Time length: 1 week for events lasting one hour or less; 2 weeks for events lasting longer than one hour

Tapering refers to a decrease in training volume the week or two prior to major athletic competitions. Though it may seem counter-intuitive to slow training before a big event, research shows that this actually improves performance.

Effective tapering strategies include reducing training volume (mileage) by 50–70 percent and reducing training frequency (number of workout sessions) by 20 percent. It's also helpful to add short, high-intensity interval training sessions during the tapering phase.

Phase Five: Peaking

Woman meditating on beach
Peak Performance. felixhug / Getty Images

Time length: 1-2 weeks

"Peaking" refers to an athlete being in the absolute best condition— physically, emotionally, and mentally—at the time of a specific event or race. This is the ultimate payoff of a periodization training program.

After the tapering phase, most athletes will find that their fitness is maximized for a period of one to four weeks, depending on how they spend that time.

Often called in-season training, the main goal of this phase is to maintain your fitness gains, though you will likely continue to see some improvements. Because you will also be participating in competitions or events, training sessions are typically reduced.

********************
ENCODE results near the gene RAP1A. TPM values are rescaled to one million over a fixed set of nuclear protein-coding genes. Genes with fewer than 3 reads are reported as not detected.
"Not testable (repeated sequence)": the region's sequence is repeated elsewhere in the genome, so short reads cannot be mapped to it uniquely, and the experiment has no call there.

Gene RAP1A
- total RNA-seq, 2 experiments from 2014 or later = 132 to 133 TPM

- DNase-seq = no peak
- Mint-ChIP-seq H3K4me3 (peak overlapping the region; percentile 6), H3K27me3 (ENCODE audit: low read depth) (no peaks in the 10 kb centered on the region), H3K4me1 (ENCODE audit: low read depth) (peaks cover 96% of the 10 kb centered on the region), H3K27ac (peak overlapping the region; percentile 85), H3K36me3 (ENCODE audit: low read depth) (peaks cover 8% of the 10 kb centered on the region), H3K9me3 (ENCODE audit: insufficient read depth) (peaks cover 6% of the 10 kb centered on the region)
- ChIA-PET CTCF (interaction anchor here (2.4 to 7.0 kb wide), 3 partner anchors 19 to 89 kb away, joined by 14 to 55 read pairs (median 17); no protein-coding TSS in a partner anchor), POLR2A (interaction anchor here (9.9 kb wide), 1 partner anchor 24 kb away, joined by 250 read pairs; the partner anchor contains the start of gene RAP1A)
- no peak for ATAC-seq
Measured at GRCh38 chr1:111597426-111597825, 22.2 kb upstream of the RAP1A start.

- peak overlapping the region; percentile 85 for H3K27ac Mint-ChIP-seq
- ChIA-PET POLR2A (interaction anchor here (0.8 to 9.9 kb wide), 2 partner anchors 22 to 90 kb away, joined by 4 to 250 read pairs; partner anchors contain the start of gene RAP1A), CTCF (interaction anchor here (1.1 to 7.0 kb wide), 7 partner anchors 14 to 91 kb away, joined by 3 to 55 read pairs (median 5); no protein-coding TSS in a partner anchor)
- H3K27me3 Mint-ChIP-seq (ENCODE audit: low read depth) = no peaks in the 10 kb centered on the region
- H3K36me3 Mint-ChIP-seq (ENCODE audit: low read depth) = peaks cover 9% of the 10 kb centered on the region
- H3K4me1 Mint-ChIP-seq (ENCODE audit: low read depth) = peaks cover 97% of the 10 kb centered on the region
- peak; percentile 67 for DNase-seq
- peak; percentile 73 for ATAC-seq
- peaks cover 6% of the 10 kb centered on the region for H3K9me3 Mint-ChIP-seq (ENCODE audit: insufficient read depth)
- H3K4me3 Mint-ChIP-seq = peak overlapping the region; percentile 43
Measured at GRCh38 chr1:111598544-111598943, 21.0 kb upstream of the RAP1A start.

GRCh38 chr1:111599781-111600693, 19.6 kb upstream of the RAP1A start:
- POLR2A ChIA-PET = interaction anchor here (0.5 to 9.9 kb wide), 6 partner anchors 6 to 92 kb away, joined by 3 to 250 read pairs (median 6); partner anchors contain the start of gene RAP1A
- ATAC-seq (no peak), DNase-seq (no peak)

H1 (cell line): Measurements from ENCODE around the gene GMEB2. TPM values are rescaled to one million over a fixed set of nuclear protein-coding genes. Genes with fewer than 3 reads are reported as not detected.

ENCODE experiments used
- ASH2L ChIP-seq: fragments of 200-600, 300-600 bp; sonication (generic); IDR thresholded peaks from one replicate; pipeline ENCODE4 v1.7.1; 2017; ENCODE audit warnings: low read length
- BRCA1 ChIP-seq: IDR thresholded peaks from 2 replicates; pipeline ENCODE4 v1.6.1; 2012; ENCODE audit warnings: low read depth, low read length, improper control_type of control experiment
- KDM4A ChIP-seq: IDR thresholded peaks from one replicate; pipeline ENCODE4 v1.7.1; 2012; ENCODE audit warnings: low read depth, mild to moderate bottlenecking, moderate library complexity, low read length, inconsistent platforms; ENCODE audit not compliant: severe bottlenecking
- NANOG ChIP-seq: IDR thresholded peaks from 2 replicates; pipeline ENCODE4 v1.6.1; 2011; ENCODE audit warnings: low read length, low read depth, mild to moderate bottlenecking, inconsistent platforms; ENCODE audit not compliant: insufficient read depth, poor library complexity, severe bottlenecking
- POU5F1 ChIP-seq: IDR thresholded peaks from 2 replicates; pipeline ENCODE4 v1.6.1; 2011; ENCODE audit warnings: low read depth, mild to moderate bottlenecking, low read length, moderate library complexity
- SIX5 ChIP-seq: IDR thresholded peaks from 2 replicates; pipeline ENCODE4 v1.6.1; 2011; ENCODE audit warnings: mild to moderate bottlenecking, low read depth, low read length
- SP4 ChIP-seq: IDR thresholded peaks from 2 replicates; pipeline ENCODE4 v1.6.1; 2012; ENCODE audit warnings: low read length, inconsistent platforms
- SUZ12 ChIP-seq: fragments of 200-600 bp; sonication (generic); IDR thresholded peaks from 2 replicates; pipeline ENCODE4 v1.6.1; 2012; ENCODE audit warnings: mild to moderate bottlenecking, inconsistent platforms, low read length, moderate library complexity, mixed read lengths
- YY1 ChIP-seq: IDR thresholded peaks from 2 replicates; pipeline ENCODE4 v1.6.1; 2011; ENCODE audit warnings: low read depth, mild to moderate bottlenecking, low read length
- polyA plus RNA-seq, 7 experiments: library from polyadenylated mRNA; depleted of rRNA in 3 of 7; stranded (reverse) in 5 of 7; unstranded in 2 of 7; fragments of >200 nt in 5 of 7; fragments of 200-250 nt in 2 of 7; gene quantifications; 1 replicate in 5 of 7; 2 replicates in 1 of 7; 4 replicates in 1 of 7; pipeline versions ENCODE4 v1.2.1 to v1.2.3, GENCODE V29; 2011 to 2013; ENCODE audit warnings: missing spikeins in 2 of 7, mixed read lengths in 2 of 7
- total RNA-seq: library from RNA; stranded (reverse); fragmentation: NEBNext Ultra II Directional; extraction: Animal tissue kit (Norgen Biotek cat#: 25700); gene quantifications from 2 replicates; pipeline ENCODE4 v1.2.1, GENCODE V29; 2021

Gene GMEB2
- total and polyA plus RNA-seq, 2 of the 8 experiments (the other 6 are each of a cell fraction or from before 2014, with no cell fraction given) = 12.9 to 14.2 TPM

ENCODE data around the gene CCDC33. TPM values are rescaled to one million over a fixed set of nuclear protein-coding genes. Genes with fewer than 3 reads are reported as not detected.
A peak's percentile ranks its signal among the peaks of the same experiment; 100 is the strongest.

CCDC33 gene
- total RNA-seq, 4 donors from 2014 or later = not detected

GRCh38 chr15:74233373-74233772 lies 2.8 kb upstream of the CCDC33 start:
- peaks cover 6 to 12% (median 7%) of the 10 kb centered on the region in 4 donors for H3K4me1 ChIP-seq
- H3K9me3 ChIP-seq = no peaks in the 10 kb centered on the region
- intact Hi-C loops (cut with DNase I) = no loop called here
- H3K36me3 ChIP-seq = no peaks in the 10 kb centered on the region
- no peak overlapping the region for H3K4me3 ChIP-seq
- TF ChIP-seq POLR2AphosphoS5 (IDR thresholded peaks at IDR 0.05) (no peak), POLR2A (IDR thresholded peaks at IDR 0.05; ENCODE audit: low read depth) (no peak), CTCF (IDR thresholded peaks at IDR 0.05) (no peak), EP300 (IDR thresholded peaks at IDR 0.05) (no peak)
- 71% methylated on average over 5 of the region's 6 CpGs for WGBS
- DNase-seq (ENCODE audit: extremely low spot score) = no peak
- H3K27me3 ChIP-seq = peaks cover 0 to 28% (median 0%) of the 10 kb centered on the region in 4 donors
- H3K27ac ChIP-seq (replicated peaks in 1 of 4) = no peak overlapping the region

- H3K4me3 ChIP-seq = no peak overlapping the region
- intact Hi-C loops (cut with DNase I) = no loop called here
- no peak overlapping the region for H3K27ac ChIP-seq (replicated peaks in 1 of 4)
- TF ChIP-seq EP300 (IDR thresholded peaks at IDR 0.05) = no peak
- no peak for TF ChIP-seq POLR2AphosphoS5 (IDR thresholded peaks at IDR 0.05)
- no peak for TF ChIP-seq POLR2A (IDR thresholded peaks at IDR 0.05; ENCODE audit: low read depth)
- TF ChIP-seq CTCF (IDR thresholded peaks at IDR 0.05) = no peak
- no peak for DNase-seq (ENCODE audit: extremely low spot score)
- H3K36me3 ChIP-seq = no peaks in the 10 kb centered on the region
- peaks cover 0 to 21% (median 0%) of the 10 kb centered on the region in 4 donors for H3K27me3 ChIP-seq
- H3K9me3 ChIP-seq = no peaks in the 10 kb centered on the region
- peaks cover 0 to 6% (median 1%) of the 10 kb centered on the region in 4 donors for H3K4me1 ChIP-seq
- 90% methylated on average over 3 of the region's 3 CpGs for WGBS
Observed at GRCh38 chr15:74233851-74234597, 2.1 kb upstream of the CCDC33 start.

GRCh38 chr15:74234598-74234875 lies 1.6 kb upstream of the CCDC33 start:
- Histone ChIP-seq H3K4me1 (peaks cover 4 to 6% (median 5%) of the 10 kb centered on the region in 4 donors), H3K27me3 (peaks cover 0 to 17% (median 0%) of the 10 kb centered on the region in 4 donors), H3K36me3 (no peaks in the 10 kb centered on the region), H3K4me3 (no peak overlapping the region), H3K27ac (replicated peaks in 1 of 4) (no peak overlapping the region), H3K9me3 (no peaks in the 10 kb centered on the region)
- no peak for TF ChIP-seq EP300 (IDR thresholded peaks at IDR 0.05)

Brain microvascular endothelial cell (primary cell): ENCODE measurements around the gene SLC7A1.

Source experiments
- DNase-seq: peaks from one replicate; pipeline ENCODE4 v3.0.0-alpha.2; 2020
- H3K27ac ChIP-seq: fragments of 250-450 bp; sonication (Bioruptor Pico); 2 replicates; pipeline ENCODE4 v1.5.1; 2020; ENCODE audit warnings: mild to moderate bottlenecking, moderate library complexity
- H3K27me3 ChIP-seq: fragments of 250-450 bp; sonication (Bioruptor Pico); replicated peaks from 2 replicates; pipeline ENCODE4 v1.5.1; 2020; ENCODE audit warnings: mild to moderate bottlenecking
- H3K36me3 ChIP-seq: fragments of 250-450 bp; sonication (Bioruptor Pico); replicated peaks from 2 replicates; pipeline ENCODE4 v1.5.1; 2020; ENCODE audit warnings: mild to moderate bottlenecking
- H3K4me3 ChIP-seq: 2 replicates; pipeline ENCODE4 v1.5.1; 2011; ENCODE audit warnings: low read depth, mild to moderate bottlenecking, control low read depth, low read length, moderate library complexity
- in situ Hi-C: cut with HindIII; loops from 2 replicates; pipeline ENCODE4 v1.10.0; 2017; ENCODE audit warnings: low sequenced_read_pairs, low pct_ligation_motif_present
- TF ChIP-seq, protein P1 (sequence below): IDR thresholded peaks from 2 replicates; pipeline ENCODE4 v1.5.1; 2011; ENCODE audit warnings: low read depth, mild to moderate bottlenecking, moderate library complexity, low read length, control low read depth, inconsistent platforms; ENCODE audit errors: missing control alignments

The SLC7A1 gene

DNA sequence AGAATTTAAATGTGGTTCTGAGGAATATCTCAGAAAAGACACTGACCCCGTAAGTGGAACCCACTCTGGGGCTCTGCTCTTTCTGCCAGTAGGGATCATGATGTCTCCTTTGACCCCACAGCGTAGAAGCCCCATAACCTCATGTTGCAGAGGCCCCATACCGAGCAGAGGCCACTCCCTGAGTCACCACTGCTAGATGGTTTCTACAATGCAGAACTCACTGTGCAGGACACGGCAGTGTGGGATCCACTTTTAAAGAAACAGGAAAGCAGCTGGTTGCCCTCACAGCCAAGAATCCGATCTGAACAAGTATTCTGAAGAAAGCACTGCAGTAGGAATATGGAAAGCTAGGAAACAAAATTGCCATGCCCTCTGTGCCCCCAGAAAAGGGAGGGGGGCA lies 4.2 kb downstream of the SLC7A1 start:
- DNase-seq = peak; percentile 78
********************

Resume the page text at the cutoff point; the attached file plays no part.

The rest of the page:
Phase Six: Rest and Recovery

rest & recovery
rest & recovery.

Time length: 1 week to 2 months

After you've peaked and raced, plan for a certain amount of rest and recovery time. The length of this phase depends upon the intensity and duration of the competition or season. (The longer or more intense the season, the longer the recovery.)

The amount of time spent in recovery also depends on how fit you are overall. A novice marathon runner may need more time to recover than an experienced runner who completes several marathons each year, for instance.

Even if you feel fine physically, giving yourself some downtime offers many benefits. Research shows that not having a balance between training and rest can reduce your sleep quality, decrease your libido, and negatively impact your mood.  

This is a great time to cross-train, giving your sports-specific muscles a break, or to just kick back and let your body relax. Yoga is another perfect activity for the recovery phase. 

If you have a long season, create smaller rest/work phases during the active season. For example, if you compete each Sunday, Monday will be a recovery day, building back up by Wednesday and Thursday, tapering again on Saturday.

2 Sources
Verywell Fit uses only high-quality sources, including peer-reviewed studies, to support the facts within our articles. Read our editorial process to learn more about how we fact-check and keep our content accurate, reliable, and trustworthy.
  1. Murach K, Bagley J. Less is more: the physiological basis for tapering in endurance, strength, and power athletes. Sports. 2015;3(3):209-18. doi:10.3390/sports3030209

  2. Cadegiani F, Kater C. Body composition, metabolism, sleep, psychological and eating patterns of overtraining syndrome: results of the EROS study (EROS-PROFILE). J Sports Sciences. 2018;36(16):1902-10. doi:10.1080/02640414.2018.1424498

By Elizabeth Quinn, MS
Elizabeth Quinn is an exercise physiologist, sports medicine writer, and fitness consultant for corporate wellness and rehabilitation clinics.